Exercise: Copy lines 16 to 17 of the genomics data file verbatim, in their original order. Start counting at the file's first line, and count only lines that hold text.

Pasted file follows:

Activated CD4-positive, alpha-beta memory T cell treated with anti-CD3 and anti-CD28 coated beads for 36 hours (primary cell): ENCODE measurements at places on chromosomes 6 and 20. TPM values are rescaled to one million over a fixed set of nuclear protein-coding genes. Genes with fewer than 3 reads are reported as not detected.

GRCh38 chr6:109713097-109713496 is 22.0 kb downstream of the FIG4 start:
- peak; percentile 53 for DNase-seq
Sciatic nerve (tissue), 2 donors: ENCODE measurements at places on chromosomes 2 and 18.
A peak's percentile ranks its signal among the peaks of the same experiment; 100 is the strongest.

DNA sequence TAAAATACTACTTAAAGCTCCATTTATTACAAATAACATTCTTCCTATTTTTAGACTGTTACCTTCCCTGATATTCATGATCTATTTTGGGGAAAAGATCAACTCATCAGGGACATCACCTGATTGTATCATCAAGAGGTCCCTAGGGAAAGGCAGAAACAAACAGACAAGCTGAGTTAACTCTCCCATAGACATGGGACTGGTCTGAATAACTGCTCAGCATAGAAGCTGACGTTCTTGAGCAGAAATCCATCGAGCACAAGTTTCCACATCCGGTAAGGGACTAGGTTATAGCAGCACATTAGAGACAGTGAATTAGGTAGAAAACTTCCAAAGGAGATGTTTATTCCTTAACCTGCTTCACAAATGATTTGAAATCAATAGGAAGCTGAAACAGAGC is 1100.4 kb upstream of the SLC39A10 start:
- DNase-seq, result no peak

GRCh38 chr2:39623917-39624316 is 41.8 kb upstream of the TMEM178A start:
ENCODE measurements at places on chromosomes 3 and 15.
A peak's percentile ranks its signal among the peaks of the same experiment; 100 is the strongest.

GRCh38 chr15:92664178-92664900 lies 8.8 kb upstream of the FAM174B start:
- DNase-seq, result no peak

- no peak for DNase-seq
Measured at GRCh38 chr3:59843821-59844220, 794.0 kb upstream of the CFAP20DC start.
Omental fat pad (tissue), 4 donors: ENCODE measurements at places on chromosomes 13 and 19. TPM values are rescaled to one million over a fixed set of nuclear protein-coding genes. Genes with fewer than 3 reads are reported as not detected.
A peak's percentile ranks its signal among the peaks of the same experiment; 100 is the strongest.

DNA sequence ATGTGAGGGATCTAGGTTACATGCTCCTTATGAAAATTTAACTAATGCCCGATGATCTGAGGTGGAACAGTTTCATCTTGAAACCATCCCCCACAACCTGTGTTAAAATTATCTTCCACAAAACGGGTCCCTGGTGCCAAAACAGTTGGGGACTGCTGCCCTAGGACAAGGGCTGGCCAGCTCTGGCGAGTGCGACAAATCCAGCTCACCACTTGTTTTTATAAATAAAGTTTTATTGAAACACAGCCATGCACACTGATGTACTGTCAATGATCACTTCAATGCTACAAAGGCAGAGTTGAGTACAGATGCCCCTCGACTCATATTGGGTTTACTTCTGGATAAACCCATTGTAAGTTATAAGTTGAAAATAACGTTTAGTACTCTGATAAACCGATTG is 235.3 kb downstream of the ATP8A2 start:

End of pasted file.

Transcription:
A peak's percentile ranks its signal among the peaks of the same experiment; 100 is the strongest.

DNA sequence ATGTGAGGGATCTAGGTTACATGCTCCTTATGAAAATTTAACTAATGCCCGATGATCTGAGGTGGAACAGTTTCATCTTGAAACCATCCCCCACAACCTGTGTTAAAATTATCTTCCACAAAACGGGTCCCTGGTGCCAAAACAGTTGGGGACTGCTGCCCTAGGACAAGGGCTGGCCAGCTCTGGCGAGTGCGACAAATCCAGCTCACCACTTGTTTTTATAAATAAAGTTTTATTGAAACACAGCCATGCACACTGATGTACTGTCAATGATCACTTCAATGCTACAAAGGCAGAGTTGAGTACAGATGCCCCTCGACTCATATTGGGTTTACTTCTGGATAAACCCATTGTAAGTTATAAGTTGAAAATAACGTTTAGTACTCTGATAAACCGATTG is 235.3 kb downstream of the ATP8A2 start: